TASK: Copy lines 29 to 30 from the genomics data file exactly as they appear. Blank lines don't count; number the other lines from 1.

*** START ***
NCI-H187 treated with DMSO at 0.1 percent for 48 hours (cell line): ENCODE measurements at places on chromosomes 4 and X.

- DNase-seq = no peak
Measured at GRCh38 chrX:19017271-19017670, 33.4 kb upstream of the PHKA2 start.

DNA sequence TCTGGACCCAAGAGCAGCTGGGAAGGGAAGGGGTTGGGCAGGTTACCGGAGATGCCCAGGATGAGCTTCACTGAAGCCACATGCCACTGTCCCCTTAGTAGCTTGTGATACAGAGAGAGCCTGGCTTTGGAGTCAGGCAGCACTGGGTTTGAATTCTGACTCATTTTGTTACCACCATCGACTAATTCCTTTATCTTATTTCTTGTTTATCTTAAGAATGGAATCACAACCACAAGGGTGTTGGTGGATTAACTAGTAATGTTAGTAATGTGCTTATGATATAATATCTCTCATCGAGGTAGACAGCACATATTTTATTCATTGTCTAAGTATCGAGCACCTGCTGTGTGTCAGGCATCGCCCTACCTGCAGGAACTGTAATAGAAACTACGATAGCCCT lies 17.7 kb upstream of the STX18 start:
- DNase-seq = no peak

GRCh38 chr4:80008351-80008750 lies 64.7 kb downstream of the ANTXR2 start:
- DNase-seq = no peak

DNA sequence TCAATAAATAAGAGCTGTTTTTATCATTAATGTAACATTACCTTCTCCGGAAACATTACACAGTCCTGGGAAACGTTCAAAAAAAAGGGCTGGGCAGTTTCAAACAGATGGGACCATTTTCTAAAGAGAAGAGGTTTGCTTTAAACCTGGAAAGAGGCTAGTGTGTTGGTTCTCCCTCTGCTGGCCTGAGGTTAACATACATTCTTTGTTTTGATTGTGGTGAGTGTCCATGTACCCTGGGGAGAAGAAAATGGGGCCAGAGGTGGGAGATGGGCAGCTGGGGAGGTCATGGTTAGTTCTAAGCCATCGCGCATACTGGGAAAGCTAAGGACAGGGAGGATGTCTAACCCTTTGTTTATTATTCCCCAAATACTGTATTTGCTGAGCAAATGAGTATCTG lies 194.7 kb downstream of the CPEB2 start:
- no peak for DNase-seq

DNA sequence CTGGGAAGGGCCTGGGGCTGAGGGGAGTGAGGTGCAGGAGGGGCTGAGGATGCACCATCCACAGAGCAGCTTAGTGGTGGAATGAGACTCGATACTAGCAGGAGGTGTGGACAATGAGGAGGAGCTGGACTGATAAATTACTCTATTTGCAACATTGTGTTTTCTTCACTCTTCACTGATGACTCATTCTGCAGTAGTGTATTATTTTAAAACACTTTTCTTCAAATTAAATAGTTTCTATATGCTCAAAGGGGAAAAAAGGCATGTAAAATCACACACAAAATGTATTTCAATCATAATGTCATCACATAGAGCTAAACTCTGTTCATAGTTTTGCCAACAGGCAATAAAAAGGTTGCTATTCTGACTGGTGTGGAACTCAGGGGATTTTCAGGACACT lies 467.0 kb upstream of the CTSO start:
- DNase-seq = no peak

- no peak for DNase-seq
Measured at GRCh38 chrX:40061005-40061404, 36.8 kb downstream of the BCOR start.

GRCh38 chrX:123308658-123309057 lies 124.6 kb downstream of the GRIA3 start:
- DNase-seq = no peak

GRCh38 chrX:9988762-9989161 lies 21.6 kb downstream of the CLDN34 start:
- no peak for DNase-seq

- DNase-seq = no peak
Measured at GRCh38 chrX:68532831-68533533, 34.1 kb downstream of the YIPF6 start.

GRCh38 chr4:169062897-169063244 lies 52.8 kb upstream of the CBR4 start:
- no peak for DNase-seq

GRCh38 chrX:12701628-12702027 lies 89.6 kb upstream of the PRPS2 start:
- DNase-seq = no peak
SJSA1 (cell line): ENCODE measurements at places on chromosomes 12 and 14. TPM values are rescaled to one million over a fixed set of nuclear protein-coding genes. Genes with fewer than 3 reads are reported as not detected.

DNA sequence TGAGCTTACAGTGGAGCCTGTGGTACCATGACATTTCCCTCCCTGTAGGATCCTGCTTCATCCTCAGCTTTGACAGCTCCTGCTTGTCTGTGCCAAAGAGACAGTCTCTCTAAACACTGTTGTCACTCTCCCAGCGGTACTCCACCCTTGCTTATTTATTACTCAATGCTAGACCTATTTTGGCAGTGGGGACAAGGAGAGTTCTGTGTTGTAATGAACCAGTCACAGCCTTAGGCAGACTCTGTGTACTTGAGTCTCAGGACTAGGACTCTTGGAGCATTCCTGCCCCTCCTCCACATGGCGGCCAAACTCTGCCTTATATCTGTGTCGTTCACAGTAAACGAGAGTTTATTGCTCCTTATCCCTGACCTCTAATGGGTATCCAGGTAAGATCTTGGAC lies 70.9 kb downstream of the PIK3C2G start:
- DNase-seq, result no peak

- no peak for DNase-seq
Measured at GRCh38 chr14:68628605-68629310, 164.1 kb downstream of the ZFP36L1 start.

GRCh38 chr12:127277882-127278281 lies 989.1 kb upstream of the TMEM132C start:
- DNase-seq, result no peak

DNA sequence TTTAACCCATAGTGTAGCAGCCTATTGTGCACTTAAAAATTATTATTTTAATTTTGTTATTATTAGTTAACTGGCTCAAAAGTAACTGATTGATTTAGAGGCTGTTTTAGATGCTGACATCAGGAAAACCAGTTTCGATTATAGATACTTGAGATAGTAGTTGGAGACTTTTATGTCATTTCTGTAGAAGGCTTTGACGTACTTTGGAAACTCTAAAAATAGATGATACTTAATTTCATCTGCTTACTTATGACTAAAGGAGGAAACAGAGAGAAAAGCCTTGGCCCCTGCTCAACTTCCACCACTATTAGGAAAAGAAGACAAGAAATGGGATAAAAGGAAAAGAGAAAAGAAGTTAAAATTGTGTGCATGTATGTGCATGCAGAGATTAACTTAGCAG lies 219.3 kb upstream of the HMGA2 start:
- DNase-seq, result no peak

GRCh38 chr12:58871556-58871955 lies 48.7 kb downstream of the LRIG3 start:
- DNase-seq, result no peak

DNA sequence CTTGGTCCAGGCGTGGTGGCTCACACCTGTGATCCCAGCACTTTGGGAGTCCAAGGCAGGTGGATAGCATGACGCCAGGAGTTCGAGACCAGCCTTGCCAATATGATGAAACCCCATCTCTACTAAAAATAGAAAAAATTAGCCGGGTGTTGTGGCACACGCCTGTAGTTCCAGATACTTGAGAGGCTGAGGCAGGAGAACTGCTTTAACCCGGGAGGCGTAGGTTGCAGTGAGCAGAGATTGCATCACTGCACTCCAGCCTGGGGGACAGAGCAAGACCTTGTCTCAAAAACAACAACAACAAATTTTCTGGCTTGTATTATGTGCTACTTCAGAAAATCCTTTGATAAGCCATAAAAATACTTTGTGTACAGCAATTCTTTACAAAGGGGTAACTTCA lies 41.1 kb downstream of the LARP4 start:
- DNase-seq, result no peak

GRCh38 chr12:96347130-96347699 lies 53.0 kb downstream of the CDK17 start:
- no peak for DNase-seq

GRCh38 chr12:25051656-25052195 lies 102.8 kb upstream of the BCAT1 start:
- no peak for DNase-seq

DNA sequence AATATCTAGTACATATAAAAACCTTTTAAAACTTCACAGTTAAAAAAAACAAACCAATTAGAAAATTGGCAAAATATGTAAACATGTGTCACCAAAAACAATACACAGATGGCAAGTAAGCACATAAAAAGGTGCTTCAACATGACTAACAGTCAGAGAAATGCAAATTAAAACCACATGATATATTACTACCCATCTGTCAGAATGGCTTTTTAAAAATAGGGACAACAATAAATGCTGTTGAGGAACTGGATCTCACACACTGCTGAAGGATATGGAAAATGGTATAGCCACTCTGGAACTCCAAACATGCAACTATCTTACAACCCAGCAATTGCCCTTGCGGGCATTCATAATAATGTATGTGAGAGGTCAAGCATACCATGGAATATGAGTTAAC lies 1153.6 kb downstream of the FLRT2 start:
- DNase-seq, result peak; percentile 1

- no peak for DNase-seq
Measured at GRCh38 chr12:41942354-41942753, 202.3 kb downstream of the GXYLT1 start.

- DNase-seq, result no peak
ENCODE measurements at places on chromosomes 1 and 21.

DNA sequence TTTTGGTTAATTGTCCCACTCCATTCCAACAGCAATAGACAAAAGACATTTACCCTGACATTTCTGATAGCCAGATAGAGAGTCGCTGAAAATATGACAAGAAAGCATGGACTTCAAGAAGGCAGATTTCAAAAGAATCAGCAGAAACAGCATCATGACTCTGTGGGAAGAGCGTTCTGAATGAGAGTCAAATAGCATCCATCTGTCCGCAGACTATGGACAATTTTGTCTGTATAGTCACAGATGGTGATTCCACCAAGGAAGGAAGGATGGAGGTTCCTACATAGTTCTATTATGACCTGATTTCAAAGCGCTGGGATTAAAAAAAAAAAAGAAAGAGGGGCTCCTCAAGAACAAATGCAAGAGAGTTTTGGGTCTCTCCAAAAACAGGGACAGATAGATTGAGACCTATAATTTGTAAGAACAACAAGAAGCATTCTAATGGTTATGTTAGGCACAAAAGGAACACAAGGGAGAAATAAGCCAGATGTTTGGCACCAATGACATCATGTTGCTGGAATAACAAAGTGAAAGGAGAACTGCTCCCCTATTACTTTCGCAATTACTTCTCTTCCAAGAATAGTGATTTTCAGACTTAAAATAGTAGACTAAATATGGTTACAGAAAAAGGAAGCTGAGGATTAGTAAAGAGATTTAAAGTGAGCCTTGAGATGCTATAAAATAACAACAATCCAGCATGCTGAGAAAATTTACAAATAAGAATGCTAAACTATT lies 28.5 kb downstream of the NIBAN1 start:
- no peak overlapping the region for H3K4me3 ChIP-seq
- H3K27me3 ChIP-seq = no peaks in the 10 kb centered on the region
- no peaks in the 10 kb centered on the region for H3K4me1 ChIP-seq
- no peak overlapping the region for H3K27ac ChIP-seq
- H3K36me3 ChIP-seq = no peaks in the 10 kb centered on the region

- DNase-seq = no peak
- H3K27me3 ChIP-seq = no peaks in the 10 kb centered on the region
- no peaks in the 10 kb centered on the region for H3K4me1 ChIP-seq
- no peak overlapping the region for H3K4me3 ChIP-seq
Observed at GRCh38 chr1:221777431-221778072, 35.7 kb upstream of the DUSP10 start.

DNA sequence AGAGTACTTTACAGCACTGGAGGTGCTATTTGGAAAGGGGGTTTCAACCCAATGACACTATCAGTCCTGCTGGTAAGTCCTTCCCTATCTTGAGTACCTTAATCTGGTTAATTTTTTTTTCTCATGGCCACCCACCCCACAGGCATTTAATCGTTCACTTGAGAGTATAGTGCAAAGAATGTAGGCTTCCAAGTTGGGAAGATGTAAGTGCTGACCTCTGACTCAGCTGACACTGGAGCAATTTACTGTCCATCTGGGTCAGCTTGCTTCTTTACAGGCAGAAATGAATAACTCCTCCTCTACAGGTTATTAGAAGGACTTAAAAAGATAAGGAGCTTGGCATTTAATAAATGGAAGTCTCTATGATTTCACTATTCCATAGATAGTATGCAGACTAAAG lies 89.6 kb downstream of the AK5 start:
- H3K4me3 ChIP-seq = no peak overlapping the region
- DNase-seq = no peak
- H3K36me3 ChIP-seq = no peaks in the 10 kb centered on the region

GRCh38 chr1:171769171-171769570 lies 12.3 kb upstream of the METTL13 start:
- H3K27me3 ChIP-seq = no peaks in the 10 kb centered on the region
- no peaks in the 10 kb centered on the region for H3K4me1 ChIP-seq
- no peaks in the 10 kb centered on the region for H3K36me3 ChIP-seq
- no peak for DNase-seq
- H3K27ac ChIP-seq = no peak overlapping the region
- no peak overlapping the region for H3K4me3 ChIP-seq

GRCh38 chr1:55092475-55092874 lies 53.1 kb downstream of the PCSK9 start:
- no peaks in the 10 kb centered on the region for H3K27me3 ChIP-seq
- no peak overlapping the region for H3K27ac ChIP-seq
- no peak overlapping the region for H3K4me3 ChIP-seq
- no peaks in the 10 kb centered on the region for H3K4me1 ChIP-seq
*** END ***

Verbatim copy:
GRCh38 chr12:127277882-127278281 lies 989.1 kb upstream of the TMEM132C start:
- DNase-seq, result no peak